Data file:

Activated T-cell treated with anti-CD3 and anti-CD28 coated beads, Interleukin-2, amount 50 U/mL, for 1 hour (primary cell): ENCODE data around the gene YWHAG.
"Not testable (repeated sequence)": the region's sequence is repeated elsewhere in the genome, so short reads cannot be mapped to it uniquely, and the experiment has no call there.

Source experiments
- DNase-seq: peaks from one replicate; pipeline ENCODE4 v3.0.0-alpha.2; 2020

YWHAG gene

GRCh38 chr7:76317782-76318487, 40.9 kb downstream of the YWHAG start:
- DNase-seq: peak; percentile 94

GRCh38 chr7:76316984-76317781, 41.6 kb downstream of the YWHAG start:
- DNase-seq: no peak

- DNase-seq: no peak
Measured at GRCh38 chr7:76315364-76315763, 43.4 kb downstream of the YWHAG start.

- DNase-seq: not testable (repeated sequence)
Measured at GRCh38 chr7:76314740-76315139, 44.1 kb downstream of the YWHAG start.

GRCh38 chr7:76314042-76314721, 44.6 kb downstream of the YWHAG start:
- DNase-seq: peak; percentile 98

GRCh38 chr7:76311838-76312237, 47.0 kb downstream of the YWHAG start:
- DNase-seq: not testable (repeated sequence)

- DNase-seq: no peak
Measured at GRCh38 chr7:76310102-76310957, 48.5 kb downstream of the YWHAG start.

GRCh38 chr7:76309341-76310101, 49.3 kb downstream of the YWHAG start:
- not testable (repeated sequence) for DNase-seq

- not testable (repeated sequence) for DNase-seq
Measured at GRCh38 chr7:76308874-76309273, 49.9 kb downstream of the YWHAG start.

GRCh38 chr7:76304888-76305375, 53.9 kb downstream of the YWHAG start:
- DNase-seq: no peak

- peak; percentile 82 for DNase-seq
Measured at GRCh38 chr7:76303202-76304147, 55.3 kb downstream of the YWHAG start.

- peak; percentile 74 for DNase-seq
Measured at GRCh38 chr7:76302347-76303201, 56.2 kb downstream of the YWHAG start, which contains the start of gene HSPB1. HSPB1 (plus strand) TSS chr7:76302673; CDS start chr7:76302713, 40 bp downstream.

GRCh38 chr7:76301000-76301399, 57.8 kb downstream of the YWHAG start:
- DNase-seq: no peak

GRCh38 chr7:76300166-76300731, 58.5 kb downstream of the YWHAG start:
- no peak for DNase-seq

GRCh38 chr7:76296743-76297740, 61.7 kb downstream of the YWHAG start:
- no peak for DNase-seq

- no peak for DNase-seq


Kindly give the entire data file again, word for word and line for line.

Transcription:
Activated T-cell treated with anti-CD3 and anti-CD28 coated beads, Interleukin-2, amount 50 U/mL, for 1 hour (primary cell): ENCODE data around the gene YWHAG.
"Not testable (repeated sequence)": the region's sequence is repeated elsewhere in the genome, so short reads cannot be mapped to it uniquely, and the experiment has no call there.

Source experiments
- DNase-seq: peaks from one replicate; pipeline ENCODE4 v3.0.0-alpha.2; 2020

YWHAG gene

GRCh38 chr7:76317782-76318487, 40.9 kb downstream of the YWHAG start:
- DNase-seq: peak; percentile 94

GRCh38 chr7:76316984-76317781, 41.6 kb downstream of the YWHAG start:
- DNase-seq: no peak

- DNase-seq: no peak
Measured at GRCh38 chr7:76315364-76315763, 43.4 kb downstream of the YWHAG start.

- DNase-seq: not testable (repeated sequence)
Measured at GRCh38 chr7:76314740-76315139, 44.1 kb downstream of the YWHAG start.

GRCh38 chr7:76314042-76314721, 44.6 kb downstream of the YWHAG start:
- DNase-seq: peak; percentile 98

GRCh38 chr7:76311838-76312237, 47.0 kb downstream of the YWHAG start:
- DNase-seq: not testable (repeated sequence)

- DNase-seq: no peak
Measured at GRCh38 chr7:76310102-76310957, 48.5 kb downstream of the YWHAG start.

GRCh38 chr7:76309341-76310101, 49.3 kb downstream of the YWHAG start:
- not testable (repeated sequence) for DNase-seq

- not testable (repeated sequence) for DNase-seq
Measured at GRCh38 chr7:76308874-76309273, 49.9 kb downstream of the YWHAG start.

GRCh38 chr7:76304888-76305375, 53.9 kb downstream of the YWHAG start:
- DNase-seq: no peak

- peak; percentile 82 for DNase-seq
Measured at GRCh38 chr7:76303202-76304147, 55.3 kb downstream of the YWHAG start.

- peak; percentile 74 for DNase-seq
Measured at GRCh38 chr7:76302347-76303201, 56.2 kb downstream of the YWHAG start, which contains the start of gene HSPB1. HSPB1 (plus strand) TSS chr7:76302673; CDS start chr7:76302713, 40 bp downstream.

GRCh38 chr7:76301000-76301399, 57.8 kb downstream of the YWHAG start:
- DNase-seq: no peak

GRCh38 chr7:76300166-76300731, 58.5 kb downstream of the YWHAG start:
- no peak for DNase-seq

GRCh38 chr7:76296743-76297740, 61.7 kb downstream of the YWHAG start:
- no peak for DNase-seq

- no peak for DNase-seq